Michael Burns

Michael Burns

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Bug (2007) Review


Terrible
On my way out of William Friedkin's latest Bug, I overheard a gentleman in the lobby say to his companion that he hopes everyone involved in the picture fires their agents. The movie could mean at least a long stint in the doghouse for its two leads, Ashley Judd and Michael Shannon. It's regrettable, because the actors are clearly giving all they've got and then some to a project that, ultimately, amounts to a staggering miscalculation. As for Friedkin, I'm guessing he'll stay put for a few years before returning with another questionable clunker.

Working from Tracy Letts' adaptation of his own play, Friedkin gives us a five-character chamber piece, set in a downtrodden motel room out in the sticks. Bi-curious basket case Agnes (Judd) works as a waitress in a redneck bar by night, and shacks up in a motel room, in a pot-, coke-, and booze-induced stupor by day. It's her meager defense against the onslaught of just-paroled ex-husband Jerry (a beefed-up and amusing Harry Connick Jr.), who drops by to inflict verbal and physical abuse, not to mention dredging up memories of her long-lost son. The woman's only respite is her girlfriend, R.C. (Lynn Collins), a fellow waitress who's a tad too freewheeling for the reserved Agnes. Twitched-out and fragile, she meets her perfect match in the taciturn Peter (Shannon), a war veteran who harbors traumas of his own. Soon after they hook up, Peter becomes increasingly convinced that his body's been colonized by bugs -- bugs laying eggs and traveling up and down his bloodstream. Peter claims to be an escapee from a government medical lab where he was the subject of nefarious tests. He suspects the bugs were bio-engineered by the government to be tools for mind control. Before you know it, Bug has become a full-blown freak show, fueled by military-industrial conspiracies, and styled after Macbeth as the paranoid Peter and the needy Agnes become obsessive partners in mutual destruction.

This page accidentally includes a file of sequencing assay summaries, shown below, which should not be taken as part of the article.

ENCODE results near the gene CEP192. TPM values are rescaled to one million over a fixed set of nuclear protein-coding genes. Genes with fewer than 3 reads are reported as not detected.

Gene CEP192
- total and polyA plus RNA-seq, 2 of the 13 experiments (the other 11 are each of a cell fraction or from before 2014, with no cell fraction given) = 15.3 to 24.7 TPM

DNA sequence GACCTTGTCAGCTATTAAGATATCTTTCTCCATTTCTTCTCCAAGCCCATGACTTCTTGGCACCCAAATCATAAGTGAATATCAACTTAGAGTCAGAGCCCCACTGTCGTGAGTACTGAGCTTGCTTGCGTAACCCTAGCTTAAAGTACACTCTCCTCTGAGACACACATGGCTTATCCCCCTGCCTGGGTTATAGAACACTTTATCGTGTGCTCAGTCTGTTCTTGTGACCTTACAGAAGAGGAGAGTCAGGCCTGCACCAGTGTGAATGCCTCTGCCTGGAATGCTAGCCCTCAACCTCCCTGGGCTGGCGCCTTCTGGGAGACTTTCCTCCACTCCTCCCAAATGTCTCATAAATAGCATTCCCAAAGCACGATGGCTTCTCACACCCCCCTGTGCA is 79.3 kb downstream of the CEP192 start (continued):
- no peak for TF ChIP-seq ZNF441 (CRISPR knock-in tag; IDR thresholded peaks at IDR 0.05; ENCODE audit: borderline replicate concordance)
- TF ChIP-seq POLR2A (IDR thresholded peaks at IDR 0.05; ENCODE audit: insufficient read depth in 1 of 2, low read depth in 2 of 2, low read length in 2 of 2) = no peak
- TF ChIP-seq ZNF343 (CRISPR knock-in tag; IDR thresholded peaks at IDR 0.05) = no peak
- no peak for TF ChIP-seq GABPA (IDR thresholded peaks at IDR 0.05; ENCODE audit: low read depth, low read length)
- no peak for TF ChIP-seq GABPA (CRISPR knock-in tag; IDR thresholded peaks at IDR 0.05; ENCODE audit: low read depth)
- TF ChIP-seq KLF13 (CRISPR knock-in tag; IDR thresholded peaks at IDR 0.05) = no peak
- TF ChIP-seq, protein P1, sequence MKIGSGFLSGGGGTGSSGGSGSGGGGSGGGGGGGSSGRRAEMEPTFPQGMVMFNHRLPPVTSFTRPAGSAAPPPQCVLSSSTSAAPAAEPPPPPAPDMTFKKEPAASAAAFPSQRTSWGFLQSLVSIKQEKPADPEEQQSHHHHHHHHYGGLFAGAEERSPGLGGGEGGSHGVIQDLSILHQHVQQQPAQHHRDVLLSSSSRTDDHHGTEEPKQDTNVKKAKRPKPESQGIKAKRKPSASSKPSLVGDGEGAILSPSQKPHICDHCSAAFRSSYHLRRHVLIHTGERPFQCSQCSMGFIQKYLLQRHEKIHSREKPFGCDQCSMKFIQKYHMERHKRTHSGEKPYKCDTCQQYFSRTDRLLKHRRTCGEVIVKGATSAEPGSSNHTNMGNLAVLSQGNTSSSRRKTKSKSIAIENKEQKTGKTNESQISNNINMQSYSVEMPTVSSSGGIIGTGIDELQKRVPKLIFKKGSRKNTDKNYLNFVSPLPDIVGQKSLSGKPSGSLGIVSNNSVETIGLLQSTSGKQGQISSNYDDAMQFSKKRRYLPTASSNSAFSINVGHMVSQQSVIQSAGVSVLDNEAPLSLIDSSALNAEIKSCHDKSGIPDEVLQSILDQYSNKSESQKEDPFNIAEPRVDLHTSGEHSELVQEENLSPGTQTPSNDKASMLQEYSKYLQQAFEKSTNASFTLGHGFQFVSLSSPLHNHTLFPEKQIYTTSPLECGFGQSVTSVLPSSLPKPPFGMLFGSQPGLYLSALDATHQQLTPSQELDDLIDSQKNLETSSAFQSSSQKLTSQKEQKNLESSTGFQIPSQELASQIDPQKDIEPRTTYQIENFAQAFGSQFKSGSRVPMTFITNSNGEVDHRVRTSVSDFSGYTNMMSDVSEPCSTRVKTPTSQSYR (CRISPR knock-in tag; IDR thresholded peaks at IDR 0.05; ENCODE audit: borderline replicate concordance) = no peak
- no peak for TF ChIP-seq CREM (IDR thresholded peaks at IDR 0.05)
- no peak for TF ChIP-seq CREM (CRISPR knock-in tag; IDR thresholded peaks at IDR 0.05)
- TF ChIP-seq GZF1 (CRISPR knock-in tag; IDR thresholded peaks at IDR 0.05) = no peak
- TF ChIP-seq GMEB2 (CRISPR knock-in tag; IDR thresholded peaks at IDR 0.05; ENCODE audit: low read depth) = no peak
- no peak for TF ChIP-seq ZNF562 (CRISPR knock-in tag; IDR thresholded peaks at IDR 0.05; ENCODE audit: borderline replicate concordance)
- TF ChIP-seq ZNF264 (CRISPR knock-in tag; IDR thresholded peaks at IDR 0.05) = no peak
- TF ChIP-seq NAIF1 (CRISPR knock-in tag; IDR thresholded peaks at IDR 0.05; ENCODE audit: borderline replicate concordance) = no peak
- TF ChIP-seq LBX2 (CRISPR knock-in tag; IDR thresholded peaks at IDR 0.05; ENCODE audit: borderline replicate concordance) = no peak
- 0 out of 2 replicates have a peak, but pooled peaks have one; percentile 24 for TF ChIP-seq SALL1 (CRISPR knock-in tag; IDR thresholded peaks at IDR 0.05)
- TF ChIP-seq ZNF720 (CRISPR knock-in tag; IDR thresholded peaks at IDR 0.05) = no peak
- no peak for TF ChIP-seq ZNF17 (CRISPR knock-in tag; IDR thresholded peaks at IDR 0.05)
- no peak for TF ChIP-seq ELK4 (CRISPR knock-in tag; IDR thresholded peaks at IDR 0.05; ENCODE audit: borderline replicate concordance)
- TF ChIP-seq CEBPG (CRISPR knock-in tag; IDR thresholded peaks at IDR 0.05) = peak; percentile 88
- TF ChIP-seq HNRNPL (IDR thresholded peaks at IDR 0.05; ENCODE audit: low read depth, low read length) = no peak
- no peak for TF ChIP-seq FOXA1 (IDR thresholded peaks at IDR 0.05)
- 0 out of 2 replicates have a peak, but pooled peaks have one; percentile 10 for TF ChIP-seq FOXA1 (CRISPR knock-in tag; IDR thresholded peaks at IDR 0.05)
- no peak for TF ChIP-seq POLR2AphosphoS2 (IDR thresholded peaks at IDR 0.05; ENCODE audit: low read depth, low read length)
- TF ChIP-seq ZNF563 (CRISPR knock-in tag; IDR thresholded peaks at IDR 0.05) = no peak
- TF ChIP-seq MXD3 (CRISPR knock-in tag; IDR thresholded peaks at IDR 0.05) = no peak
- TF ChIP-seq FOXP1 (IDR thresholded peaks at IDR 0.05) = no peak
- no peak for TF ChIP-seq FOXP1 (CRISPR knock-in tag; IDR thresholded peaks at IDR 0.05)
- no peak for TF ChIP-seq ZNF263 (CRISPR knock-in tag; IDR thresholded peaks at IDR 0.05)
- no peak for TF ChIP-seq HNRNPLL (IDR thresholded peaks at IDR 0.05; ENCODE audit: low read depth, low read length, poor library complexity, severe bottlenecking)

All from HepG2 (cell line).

Continue reading: Bug (2007) Review

Employee Of The Month (2006) Review


OK
Employee of the Month's main character, thirtysomething box boy Zack (Dane Cook), relishes having a job with the least amount of responsibility. When the Costco-like store where he works hires a new, comely cashier (Jessica Simpson) who has a history for hooking up with the employee of the month, Zack decides to try harder so he can win her affection.

Too bad the movie never follows Zack's example. For 103 minutes, Employee of the Month refuses to go beyond shallow observations and silly slapstick, making for an ordinary outing when that should not be the case. Anyone who has ever worked in retail (or seen Clerks) knows there's a wealth of material for a good comedy. When I managed a used bookstore, a customer argued her case for a lower price by repeatedly stating that she was "a lawyer." At Borders, I had another customer so convinced we carried International Male (we didn't) that he was threatened with police action. Also at Borders, I have never worked with so many people who had visible tattoos, including one who had a small image of a pen and book on her lower back.

Continue reading: Employee Of The Month (2006) Review

Employee Of The Month Review


OK
Employee of the Month's main character, thirtysomething box boy Zack (Dane Cook), relishes having a job with the least amount of responsibility. When the Costco-like store where he works hires a new, comely cashier (Jessica Simpson) who has a history for hooking up with the employee of the month, Zack decides to try harder so he can win her affection.

Too bad the movie never follows Zack's example. For 103 minutes, Employee of the Month refuses to go beyond shallow observations and silly slapstick, making for an ordinary outing when that should not be the case. Anyone who has ever worked in retail (or seen Clerks) knows there's a wealth of material for a good comedy. When I managed a used bookstore, a customer argued her case for a lower price by repeatedly stating that she was "a lawyer." At Borders, I had another customer so convinced we carried International Male (we didn't) that he was threatened with police action. Also at Borders, I have never worked with so many people who had visible tattoos, including one who had a small image of a pen and book on her lower back.